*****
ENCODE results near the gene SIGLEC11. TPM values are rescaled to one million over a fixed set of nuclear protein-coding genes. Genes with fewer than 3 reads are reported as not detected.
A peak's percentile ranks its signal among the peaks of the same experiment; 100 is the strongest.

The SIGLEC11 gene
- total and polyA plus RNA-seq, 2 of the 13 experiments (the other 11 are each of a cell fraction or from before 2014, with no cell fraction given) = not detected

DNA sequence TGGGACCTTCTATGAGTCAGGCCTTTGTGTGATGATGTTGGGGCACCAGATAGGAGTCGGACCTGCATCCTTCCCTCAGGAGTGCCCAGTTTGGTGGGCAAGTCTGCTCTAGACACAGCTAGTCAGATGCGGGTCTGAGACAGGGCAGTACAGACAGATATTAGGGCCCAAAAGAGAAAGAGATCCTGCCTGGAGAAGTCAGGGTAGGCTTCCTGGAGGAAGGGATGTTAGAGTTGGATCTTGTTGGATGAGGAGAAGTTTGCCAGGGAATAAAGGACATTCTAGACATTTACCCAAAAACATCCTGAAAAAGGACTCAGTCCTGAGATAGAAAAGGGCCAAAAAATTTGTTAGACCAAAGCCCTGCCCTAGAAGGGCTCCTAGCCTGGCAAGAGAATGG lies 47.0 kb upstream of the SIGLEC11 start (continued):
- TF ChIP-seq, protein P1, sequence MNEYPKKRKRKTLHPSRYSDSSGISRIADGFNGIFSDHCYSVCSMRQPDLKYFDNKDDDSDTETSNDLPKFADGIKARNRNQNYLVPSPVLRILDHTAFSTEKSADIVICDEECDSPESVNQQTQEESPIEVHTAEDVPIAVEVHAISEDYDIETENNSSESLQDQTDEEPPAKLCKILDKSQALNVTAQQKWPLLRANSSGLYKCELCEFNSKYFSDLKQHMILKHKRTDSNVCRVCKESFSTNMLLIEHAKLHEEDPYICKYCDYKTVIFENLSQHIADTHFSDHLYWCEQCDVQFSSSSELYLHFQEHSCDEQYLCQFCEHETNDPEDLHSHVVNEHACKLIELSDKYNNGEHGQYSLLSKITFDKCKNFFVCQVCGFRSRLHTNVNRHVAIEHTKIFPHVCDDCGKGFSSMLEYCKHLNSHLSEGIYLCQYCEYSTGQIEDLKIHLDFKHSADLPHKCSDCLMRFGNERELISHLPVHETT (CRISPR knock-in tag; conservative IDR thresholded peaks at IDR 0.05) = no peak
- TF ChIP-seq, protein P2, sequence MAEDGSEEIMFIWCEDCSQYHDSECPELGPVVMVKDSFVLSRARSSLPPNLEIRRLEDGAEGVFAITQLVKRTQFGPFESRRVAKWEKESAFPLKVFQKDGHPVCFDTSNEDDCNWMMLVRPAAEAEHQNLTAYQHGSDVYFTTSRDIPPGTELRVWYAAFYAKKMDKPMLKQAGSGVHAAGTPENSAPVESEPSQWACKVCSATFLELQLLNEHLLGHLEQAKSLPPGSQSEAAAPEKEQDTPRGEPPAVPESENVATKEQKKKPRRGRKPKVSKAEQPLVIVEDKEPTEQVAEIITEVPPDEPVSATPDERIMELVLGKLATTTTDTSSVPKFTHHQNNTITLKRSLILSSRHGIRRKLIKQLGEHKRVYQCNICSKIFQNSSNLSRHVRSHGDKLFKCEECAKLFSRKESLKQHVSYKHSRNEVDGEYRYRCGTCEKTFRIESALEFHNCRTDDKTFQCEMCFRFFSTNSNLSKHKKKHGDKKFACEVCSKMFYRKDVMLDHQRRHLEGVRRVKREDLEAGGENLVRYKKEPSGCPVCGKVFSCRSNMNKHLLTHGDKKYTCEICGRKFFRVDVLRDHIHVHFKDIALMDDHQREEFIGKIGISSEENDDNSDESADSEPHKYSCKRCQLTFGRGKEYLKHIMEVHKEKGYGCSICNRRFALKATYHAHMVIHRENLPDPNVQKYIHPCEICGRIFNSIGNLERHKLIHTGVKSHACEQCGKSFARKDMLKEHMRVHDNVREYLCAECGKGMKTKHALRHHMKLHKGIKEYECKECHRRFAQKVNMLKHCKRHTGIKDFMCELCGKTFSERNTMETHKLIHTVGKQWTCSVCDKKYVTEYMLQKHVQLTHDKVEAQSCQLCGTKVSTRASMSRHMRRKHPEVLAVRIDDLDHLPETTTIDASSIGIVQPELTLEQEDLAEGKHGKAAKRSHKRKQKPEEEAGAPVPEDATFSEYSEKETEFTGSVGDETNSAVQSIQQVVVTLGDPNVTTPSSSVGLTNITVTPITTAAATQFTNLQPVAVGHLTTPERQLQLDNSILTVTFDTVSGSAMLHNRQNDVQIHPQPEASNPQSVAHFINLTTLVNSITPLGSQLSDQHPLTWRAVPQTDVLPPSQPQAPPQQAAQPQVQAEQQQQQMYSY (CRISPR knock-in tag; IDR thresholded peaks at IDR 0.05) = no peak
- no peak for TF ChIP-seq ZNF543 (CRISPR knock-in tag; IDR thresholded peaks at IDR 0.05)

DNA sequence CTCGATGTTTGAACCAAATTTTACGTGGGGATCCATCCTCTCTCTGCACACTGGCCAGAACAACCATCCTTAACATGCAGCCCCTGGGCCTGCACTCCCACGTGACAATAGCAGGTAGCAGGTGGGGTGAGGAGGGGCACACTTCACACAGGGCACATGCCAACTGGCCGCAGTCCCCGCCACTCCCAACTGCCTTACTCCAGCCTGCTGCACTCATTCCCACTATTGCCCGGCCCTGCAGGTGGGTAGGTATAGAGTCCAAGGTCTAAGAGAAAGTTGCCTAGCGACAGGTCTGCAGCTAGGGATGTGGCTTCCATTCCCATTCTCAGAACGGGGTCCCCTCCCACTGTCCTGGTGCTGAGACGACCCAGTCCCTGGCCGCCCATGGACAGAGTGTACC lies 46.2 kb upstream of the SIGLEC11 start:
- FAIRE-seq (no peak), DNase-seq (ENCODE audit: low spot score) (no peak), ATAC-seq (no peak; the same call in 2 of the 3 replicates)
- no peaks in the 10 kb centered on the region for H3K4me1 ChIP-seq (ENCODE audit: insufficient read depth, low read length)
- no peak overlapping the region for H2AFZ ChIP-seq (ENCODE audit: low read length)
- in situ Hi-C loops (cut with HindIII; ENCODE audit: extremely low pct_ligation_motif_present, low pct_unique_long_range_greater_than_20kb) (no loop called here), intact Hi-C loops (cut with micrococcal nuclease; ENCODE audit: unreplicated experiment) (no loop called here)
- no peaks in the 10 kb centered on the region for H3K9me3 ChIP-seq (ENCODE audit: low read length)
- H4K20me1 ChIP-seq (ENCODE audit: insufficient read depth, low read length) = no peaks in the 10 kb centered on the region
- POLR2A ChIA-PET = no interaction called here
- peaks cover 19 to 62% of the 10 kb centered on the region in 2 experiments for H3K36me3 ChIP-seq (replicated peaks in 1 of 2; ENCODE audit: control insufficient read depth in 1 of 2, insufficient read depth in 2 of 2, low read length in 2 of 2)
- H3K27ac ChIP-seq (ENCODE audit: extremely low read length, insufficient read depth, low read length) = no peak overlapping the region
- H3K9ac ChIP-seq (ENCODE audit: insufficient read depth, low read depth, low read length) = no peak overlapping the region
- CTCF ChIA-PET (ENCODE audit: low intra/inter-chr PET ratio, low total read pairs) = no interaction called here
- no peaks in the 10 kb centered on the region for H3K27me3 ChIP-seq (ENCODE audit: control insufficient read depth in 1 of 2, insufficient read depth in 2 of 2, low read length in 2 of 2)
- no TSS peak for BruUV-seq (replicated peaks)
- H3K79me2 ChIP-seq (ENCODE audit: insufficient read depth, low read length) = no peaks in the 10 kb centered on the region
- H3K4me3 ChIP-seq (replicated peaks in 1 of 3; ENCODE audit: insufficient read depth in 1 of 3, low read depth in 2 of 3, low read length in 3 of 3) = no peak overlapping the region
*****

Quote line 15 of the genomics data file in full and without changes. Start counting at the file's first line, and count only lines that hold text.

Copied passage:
- H4K20me1 ChIP-seq (ENCODE audit: insufficient read depth, low read length) = no peaks in the 10 kb centered on the region